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Anesthetic considerations for electrophysiology, interventional cardiology, and transesophageal echocardiography procedures

Authors
Wendy L Gross, MD
Douglas C Shook, MD, FASE
Kathleen Evangelista, MS, CRNA
Section Editors
Jonathan B Mark, MD
Bradley P Knight, MD, FACC
Deputy Editor
Nancy A Nussmeier, MD, FAHA

INTRODUCTION

Due to advances in technology in electrophysiology (EP), interventional cardiology, and transesophageal echocardiography (TEE) technology, complex interventional procedures that may require anesthesia care are usually performed in these specialized settings remote from the main operating rooms. Many patients requiring such procedures have severe cardiovascular disease or pulmonary comorbidity; thus, they are at high risk for oversedation and hemodynamic instability. Even relatively healthy patients may not tolerate remaining motionless during prolonged or painful interventional procedures. For these reasons, the number of cases that require monitored anesthesia care (MAC) or general anesthesia in these off-site settings has increased (eg, >50 percent of EP cases [1]). Given the special considerations and growing need, some institutions have a subspecialized anesthesia team dedicated to these settings.

This topic will review anesthetic management of adult patients undergoing procedures in EP, interventional cardiology, and TEE suites. Anesthetic considerations in other off-site settings (eg, magnetic resonance imaging [MRI], computed tomography [CT], gastrointestinal endoscopy) are reviewed in other topics. (See "Anesthesia for magnetic resonance imaging and computed tomography procedures" and "Anesthesia for gastrointestinal endoscopy in adults".)  

PREANESTHESIA PLANNING

Multiple factors affect the selection of anesthetic technique, dosing of anesthetic and adjuvant agents, and whether invasive monitoring will be employed for electrophysiology (EP), interventional cardiology, or transesophageal echocardiography (TEE) procedures. Unique patient- or procedure-related considerations are discussed in advance with members of the interventional team [2]. (See "Operating room hazards and approaches to improve patient safety", section on 'Briefings'.)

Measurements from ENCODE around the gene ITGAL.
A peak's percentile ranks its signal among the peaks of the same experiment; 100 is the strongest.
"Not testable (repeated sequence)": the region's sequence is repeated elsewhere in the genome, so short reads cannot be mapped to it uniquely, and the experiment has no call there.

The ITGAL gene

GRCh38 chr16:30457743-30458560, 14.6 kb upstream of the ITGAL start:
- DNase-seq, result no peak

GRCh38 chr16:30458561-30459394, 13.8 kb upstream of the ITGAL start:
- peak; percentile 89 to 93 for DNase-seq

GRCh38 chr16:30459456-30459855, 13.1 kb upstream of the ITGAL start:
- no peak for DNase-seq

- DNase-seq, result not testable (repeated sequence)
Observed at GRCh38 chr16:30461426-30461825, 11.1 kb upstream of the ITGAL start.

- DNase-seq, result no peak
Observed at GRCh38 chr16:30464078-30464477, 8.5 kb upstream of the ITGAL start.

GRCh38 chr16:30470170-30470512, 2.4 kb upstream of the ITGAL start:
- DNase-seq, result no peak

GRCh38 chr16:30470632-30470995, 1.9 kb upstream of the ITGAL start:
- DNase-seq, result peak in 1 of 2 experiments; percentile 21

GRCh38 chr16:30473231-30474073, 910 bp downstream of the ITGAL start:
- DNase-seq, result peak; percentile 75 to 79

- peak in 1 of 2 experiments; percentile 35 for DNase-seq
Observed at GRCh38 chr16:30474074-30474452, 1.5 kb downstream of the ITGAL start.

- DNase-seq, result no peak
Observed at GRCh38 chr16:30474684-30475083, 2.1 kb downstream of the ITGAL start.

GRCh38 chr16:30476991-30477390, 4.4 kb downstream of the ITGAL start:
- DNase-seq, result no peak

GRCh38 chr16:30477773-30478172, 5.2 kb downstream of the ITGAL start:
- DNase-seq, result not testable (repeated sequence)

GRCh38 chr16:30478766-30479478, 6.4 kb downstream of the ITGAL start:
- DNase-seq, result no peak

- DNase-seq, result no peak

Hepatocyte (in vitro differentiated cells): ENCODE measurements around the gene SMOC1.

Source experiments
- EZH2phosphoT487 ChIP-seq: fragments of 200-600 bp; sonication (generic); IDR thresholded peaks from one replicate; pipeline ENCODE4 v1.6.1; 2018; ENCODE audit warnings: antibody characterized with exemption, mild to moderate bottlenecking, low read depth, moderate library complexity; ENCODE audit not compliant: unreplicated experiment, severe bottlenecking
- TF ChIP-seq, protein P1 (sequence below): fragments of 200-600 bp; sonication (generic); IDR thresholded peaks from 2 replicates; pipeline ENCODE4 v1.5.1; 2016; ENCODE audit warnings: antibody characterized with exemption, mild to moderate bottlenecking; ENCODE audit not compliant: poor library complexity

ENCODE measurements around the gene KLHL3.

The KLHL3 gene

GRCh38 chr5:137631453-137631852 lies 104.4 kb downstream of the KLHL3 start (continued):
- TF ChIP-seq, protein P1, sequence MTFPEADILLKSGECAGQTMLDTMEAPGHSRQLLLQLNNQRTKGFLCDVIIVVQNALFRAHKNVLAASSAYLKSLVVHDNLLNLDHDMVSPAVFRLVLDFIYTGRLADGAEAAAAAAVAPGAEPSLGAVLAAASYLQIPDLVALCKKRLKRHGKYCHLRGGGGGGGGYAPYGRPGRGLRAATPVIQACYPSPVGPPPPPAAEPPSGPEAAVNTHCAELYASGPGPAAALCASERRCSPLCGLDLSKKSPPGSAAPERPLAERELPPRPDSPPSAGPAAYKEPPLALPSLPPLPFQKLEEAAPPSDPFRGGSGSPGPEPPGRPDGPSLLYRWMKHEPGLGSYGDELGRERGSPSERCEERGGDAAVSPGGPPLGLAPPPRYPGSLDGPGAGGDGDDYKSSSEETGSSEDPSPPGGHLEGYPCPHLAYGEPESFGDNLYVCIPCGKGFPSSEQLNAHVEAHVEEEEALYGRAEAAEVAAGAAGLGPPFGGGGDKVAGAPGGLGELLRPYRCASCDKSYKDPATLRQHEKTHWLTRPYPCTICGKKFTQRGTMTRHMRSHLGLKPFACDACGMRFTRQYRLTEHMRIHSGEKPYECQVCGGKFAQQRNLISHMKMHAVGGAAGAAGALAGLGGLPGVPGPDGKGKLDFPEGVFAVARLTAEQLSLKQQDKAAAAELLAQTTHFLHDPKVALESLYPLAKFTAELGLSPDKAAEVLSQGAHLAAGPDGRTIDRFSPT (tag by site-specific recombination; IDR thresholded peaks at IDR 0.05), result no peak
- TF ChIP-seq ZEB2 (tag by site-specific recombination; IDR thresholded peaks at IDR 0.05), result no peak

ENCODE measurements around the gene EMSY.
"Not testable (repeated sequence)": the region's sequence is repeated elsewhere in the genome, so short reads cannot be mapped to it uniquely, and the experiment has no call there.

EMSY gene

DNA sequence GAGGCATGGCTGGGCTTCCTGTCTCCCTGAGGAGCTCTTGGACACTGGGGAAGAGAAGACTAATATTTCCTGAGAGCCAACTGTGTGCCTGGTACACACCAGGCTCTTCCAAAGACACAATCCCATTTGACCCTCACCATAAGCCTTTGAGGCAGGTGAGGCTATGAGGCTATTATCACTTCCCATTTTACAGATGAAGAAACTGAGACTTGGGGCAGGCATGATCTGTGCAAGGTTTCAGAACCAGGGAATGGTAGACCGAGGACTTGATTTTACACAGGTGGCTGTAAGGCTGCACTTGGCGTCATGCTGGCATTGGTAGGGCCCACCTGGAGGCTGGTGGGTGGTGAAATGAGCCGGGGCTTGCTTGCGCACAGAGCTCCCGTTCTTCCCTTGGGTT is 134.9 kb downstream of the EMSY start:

Anesthetic challenges in off-site locations — Typically, EP, interventional cardiology, and TEE suites are remote from the main operating room (OR) area. Challenges for anesthesiologists in such off-site locations often include lack of standard anesthesia machines, monitors, supplies, or scavenging equipment for anesthetic gases. Additional time is required for transport of necessary items from a distant OR location, and subsequent setup and positioning of all equipment in the off-site location. Ensuring availability of well-located portable shields, lead aprons, thyroid collars, and eye protection for all anesthesia personnel is necessary for procedures with radiation risks. Another challenge is interdisciplinary communication, which may be hindered by lack of familiarity with the procedures and techniques planned by each specialist. Further discussion of challenges in remote locations is available elsewhere. (See "Anesthesia for magnetic resonance imaging and computed tomography procedures", section on 'Anesthetic challenges in remote locations' and "Anesthesia for magnetic resonance imaging and computed tomography procedures", section on 'Radiation risks'.)

Patient and procedure-related considerations — The following factors should be considered:

                                  

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Literature review current through: Mar 2017. | This topic last updated: Mar 21, 2017.
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Top
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Topic Outline

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